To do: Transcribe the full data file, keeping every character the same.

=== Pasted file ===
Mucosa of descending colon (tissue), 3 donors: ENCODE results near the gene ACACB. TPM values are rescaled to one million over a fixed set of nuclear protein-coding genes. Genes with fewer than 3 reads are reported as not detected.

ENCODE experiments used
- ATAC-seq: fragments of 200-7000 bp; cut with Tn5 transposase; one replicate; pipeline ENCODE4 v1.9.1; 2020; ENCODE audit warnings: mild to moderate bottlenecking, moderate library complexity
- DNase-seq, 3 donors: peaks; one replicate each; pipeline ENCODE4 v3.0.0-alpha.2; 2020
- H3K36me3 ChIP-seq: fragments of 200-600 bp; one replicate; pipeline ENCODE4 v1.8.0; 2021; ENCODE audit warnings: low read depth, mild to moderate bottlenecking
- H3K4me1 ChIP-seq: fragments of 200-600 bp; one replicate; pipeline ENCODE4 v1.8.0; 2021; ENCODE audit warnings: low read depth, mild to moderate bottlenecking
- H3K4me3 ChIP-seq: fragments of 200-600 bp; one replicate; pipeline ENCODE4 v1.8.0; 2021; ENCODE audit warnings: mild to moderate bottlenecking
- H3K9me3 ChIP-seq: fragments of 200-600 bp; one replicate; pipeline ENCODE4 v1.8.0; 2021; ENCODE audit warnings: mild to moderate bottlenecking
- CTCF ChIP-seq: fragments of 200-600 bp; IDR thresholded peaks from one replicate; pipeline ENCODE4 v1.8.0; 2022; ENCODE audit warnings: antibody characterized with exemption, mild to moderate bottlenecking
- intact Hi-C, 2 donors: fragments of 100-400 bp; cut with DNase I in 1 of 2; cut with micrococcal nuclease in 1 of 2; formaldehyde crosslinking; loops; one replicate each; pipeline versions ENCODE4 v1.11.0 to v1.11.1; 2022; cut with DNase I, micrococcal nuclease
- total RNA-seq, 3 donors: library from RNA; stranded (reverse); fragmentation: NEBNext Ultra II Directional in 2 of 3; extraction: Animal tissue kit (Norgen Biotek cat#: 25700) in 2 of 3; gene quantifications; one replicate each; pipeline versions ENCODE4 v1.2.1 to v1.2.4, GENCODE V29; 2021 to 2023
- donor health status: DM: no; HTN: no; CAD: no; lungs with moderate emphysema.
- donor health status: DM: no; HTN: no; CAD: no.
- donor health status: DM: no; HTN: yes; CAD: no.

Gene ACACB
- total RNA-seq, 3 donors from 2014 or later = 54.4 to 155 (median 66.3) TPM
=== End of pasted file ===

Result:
Mucosa of descending colon (tissue), 3 donors: ENCODE results near the gene ACACB. TPM values are rescaled to one million over a fixed set of nuclear protein-coding genes. Genes with fewer than 3 reads are reported as not detected.

ENCODE experiments used
- ATAC-seq: fragments of 200-7000 bp; cut with Tn5 transposase; one replicate; pipeline ENCODE4 v1.9.1; 2020; ENCODE audit warnings: mild to moderate bottlenecking, moderate library complexity
- DNase-seq, 3 donors: peaks; one replicate each; pipeline ENCODE4 v3.0.0-alpha.2; 2020
- H3K36me3 ChIP-seq: fragments of 200-600 bp; one replicate; pipeline ENCODE4 v1.8.0; 2021; ENCODE audit warnings: low read depth, mild to moderate bottlenecking
- H3K4me1 ChIP-seq: fragments of 200-600 bp; one replicate; pipeline ENCODE4 v1.8.0; 2021; ENCODE audit warnings: low read depth, mild to moderate bottlenecking
- H3K4me3 ChIP-seq: fragments of 200-600 bp; one replicate; pipeline ENCODE4 v1.8.0; 2021; ENCODE audit warnings: mild to moderate bottlenecking
- H3K9me3 ChIP-seq: fragments of 200-600 bp; one replicate; pipeline ENCODE4 v1.8.0; 2021; ENCODE audit warnings: mild to moderate bottlenecking
- CTCF ChIP-seq: fragments of 200-600 bp; IDR thresholded peaks from one replicate; pipeline ENCODE4 v1.8.0; 2022; ENCODE audit warnings: antibody characterized with exemption, mild to moderate bottlenecking
- intact Hi-C, 2 donors: fragments of 100-400 bp; cut with DNase I in 1 of 2; cut with micrococcal nuclease in 1 of 2; formaldehyde crosslinking; loops; one replicate each; pipeline versions ENCODE4 v1.11.0 to v1.11.1; 2022; cut with DNase I, micrococcal nuclease
- total RNA-seq, 3 donors: library from RNA; stranded (reverse); fragmentation: NEBNext Ultra II Directional in 2 of 3; extraction: Animal tissue kit (Norgen Biotek cat#: 25700) in 2 of 3; gene quantifications; one replicate each; pipeline versions ENCODE4 v1.2.1 to v1.2.4, GENCODE V29; 2021 to 2023
- donor health status: DM: no; HTN: no; CAD: no; lungs with moderate emphysema.
- donor health status: DM: no; HTN: no; CAD: no.
- donor health status: DM: no; HTN: yes; CAD: no.

Gene ACACB
- total RNA-seq, 3 donors from 2014 or later = 54.4 to 155 (median 66.3) TPM